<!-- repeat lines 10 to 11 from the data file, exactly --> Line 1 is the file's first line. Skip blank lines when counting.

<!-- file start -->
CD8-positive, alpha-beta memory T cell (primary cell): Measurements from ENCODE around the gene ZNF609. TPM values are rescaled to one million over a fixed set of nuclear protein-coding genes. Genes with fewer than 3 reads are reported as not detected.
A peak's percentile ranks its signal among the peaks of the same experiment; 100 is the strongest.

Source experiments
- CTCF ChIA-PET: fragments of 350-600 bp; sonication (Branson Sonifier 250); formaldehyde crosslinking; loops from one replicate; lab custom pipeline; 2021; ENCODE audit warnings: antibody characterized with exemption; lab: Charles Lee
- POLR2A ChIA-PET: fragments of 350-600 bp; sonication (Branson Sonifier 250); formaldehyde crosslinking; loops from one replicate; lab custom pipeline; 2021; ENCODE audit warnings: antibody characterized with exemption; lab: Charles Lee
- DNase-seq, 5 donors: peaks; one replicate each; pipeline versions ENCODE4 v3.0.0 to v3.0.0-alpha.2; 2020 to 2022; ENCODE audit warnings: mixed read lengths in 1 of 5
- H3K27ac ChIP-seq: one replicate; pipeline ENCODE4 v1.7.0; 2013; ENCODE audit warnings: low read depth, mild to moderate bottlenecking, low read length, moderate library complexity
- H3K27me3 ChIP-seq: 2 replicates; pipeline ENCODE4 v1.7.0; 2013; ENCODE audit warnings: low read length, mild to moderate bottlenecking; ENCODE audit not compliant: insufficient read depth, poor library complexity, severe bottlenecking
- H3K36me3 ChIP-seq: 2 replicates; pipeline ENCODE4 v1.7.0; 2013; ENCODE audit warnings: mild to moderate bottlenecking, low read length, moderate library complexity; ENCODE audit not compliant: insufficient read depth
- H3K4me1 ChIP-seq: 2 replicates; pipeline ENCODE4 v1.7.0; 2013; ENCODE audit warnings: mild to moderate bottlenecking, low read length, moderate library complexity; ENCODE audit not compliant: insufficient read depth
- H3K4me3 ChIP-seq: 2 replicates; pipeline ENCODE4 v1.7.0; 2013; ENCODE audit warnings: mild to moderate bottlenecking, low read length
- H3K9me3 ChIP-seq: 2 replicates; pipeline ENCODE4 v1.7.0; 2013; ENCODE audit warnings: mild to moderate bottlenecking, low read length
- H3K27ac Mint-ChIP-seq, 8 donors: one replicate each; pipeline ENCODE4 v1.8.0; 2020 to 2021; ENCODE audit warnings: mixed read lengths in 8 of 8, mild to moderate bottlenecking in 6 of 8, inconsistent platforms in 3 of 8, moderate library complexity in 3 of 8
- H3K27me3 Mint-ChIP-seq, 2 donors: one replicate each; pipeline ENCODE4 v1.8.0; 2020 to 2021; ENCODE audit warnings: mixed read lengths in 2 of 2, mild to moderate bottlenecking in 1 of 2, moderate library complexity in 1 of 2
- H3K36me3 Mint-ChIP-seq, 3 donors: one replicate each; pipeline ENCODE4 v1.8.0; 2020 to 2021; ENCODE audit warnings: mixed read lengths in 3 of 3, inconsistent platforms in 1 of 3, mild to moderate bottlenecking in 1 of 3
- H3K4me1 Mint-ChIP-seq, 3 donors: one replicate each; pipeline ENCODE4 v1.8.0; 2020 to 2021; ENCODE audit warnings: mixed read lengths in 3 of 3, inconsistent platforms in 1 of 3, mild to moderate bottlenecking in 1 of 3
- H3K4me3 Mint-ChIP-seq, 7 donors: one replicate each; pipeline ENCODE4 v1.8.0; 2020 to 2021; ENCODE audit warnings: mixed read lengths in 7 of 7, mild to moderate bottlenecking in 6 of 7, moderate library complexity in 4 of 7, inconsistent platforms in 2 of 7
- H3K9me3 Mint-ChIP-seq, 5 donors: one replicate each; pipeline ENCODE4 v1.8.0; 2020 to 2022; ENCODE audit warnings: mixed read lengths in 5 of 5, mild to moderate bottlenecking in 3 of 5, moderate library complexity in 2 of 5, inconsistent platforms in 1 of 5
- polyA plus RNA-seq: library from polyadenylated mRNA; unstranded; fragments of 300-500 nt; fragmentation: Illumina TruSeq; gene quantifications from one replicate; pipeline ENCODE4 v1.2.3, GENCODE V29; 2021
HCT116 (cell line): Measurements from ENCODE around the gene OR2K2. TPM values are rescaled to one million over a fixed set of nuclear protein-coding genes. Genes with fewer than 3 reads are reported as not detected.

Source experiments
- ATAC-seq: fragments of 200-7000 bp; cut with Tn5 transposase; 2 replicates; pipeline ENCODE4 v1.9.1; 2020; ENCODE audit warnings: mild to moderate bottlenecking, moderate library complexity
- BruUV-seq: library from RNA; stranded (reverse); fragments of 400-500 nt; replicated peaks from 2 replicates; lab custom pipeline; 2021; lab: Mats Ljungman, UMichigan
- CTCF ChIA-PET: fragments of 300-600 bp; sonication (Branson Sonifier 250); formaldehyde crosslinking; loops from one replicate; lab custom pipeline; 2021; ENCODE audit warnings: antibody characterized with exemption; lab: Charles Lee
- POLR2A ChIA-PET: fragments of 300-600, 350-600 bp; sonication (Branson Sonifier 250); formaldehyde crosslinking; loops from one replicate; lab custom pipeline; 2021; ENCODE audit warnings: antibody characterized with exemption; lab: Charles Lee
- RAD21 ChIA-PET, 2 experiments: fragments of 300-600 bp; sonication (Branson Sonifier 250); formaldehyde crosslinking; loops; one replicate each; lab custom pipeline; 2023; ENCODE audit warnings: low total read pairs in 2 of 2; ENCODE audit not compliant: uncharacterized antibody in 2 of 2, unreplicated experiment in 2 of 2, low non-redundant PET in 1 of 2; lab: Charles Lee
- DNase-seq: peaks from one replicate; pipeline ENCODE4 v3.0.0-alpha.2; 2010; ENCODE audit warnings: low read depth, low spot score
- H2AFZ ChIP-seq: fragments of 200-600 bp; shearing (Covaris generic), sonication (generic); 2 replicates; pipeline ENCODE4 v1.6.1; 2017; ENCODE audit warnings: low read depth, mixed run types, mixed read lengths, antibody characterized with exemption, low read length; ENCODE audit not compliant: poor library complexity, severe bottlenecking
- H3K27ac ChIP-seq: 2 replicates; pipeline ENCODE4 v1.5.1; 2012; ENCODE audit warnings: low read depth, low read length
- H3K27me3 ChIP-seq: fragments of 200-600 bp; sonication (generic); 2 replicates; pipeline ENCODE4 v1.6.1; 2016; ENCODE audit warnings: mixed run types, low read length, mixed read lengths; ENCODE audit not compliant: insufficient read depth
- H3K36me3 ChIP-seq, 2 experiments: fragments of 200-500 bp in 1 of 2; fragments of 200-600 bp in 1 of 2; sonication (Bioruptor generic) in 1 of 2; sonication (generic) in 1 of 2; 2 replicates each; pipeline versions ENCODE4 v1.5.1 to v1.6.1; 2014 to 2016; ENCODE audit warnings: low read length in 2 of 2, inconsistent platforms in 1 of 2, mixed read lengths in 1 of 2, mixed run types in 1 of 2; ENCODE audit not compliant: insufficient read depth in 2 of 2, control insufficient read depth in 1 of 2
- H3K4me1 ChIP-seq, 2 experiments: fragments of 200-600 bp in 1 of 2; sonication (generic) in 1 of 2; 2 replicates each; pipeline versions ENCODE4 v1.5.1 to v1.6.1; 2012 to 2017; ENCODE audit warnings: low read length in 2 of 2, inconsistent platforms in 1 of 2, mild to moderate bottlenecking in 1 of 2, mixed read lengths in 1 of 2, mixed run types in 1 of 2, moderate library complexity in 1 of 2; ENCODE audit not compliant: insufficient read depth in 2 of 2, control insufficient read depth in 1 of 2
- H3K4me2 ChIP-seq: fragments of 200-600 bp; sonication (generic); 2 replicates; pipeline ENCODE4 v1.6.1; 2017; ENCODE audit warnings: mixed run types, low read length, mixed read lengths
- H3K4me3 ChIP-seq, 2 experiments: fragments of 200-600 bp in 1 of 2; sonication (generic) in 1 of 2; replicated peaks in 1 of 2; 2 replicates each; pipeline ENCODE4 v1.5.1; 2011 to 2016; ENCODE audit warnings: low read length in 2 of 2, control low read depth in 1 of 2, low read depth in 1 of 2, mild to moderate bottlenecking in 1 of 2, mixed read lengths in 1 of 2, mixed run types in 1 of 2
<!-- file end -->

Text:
- H3K4me1 ChIP-seq: 2 replicates; pipeline ENCODE4 v1.7.0; 2013; ENCODE audit warnings: mild to moderate bottlenecking, low read length, moderate library complexity; ENCODE audit not compliant: insufficient read depth
- H3K4me3 ChIP-seq: 2 replicates; pipeline ENCODE4 v1.7.0; 2013; ENCODE audit warnings: mild to moderate bottlenecking, low read length